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Sep 1st, 2002 #1----
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By Salman Rashid
Top ten rest houses in the country
Part of the Central Brahui Mountains of Balochistan, the Harboi hills have an evocative name: har meaning all and bo meaning fragrance. These are the Hills of Many Fragrances. The name comes from the myriad of wild flowers and herbs that grow here lending a noticeable redolence to the air.
In the heart of the Harboi, barely three hours by jeep out of Kalat town, is a tiny little rest house owned by the Khan of Kalat. Perched at about 2700 metres (8800 feet) above the sea, this beauty is made of timber and painted green. Around it grow some magnificent juniper trees -- indeed this is a juniper forest, almost unknown outside the district yet far more impressive than the more famous one at Ziarat. From its vantage this rest house offers some fantastic views of the savage and lonely beauty of the Central Brahui Mountains.
Though I did not stay overnight in this lovely little rest house, I think this is a great little place both for its nearness to Kalat and the peace and quiet it offers.
Smack on the banks of Sindhu River, sits the white-washed rest house of the (if memory serves) Communication and Works (C&W) Department. Though the furnishings are rather Spartan, the patio in the back is lapped by the river with a magnificent view of the old narrow gauge railway bridge. Next door is the rest house of the Khan of Kalabagh where the trees are festooned with bearded gunmen -- not that this breed grows on trees in Kalabagh, but perhaps to provide protection to some (self) important guest of the Khan.
The high-roofed old building of the C&W rest house has great atmosphere. Sitting on the patio and looking across the river to the hills tinted pink by the setting sun, it is not difficult to imagine oneself a true sahib out of The Far Pavilions and call out 'dekho!' If one were to do that, I imagine a bearer in 'mufti' complete with a karakuli cap will appear with the goodies on a silver salver. Just the place to sip your whisky and soda!
PS. We honeymooned here in April 1983.
Ten years ago few people would have ventured here for fear of the dreaded dacoits of Sindh. Indeed sitting smack under the frown of the Khirthar mountains in the western fringe of Dadu district, Gaj Bungla is as remote as a rest house can get in the province. But times have changed and Gaj Bungla is once again an accessible place.
The stone building is rather old and despite a lack of repair and upkeep still looks impressive. The furniture is beat-up and decrepit -- at least that was how it was in 1987 when I was there for a short while. But the best thing is the Gaj River that flows nearby. With its limpid pools teeming with fish, this is a great place for a get away. Here one can swim in the clear ponds or simply sit around reeling in the mahasher for the next meal.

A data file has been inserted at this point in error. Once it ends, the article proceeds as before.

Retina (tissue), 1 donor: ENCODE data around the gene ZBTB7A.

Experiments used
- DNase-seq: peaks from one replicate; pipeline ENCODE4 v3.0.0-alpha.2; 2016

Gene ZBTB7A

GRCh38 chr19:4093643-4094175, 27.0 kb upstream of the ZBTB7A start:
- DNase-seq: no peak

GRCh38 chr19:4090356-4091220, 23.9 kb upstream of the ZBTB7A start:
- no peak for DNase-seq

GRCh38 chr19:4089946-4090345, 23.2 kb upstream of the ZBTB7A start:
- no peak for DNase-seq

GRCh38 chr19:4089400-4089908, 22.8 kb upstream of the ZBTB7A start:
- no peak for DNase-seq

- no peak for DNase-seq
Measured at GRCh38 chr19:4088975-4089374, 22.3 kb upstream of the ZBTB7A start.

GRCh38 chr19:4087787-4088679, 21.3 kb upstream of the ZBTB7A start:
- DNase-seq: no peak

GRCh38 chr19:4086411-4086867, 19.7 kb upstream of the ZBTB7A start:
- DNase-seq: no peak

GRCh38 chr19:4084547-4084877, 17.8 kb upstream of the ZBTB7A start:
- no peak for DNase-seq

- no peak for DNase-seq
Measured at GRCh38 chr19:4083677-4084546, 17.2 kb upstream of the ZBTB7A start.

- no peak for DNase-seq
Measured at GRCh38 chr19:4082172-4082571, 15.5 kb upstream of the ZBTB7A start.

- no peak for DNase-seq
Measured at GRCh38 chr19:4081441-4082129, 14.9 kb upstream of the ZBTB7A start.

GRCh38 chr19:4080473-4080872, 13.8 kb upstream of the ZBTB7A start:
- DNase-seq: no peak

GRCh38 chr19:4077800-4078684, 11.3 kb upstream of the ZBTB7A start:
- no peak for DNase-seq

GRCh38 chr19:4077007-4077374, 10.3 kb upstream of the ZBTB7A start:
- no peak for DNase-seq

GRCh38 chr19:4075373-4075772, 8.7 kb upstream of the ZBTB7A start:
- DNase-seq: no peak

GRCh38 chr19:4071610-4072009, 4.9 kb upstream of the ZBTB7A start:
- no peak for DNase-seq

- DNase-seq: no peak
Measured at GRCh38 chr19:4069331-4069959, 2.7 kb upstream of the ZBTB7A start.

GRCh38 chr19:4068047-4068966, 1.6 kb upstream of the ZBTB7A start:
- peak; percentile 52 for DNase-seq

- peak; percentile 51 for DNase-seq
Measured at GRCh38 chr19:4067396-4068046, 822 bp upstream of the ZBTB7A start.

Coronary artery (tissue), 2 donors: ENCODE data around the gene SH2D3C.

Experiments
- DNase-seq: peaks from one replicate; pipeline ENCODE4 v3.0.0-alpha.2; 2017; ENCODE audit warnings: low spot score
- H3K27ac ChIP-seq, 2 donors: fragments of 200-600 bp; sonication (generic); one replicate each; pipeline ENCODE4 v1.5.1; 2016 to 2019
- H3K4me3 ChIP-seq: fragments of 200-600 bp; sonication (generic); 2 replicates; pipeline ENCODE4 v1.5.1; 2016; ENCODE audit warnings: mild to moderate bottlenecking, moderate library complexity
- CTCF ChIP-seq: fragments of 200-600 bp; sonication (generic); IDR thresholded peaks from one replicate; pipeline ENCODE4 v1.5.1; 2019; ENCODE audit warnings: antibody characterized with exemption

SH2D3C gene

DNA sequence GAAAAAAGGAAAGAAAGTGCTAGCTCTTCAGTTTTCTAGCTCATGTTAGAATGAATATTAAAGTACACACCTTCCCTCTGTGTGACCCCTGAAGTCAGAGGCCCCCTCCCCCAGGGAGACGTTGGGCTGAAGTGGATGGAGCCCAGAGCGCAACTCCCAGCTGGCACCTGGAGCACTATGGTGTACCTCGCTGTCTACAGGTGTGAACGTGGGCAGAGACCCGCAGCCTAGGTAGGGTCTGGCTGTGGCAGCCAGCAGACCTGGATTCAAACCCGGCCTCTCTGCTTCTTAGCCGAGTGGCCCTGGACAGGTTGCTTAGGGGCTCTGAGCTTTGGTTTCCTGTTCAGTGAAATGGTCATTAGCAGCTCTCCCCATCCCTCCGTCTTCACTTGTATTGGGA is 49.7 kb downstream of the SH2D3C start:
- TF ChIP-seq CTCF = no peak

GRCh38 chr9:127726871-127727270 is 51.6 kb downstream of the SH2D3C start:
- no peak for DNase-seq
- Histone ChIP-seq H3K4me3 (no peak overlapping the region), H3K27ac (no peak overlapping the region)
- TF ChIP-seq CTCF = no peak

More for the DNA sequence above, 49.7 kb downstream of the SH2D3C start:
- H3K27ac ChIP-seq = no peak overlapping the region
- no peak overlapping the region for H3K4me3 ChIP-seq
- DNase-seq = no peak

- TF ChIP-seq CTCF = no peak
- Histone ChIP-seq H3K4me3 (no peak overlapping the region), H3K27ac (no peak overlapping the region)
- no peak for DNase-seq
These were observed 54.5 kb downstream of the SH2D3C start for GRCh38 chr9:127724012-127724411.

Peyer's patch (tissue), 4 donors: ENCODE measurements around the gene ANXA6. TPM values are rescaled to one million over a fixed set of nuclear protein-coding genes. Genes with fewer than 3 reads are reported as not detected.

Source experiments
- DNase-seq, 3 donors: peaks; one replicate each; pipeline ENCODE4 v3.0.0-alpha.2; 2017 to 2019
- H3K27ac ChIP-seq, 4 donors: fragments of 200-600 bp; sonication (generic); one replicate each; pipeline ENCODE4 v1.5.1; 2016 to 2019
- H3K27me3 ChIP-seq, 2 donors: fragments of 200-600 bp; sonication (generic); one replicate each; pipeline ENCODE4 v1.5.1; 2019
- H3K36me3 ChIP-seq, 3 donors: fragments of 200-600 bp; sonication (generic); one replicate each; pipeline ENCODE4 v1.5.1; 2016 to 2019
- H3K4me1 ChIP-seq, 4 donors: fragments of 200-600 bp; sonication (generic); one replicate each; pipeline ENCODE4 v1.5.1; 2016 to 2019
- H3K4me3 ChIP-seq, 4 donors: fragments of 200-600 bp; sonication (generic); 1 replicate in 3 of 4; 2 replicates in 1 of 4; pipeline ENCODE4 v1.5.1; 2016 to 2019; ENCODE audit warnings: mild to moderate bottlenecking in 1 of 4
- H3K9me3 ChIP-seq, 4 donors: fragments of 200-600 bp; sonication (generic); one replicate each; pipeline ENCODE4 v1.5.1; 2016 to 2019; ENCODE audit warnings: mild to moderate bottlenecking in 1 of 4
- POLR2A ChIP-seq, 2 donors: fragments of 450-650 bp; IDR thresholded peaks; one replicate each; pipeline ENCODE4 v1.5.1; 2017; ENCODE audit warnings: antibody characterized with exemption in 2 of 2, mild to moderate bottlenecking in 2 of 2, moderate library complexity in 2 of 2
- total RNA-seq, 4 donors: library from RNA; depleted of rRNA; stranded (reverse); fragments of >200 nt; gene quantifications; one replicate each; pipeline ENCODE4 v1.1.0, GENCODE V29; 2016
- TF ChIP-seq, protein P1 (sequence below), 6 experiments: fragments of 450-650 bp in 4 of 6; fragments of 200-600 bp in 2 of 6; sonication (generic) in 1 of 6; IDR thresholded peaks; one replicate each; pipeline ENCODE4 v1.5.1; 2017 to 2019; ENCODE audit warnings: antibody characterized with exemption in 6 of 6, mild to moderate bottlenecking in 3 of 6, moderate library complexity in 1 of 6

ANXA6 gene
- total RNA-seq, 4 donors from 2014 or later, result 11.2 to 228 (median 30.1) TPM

Since there was some sort of water management scheme at Gaj, I suspect the rest house would be managed by the Irrigation Department.
4 Forest Department, Ayubia
My favourite at Ayubia is the timber lodge of the Forest Department. It is almost five star: carpeted hallways, crisp white bed sheets, tidy curtains and fire places ready to be shown the light. If that is good enough, the staff here maintains the old tradition of rest houses making this the perfect place for a holiday. The cook here is perhaps one of the few remaining who will rustle up the prescription chicken curry, rice and caramel cream dinner that was the usual fare for travellers of the Raj.
The setting is perfect with the fine garden in front and the forest behind. If it is just to get away from it all this is the place -- to sit in the verandah and read or day dream. But if you are a naturalist, ten minutes out of the room and you are in the middle of the wilderness of Ayubia National Park -- among the best managed national parks in the country.
For some strange reason, the best things in life are generally the least known. And Phulwari Rest House on the Sakesar hill is one such place. The road coming up from Khushab winds around the villages of Naushehra and Uchhali and begins the climb up to the peak of Sakesar. Here, a little before Sakesar is reached, by the side of the road and hidden from view is the tiny little rest house of Phulwari. The only indication that something lies in the trees to the left is the little gateway and short drive leading to the building.
Complete with a pitched roof and a verandah with timber pillars, this rest house with its two rooms is an incredible place. Here are views to the west looking out beyond the Sakesar hills to Namal Lake or east to the Uchhali Lake and the Soon Valley. And here are great walks among stands of pine and phulahi (Acacia modesta) live with the song of magpie robins and tree-pies.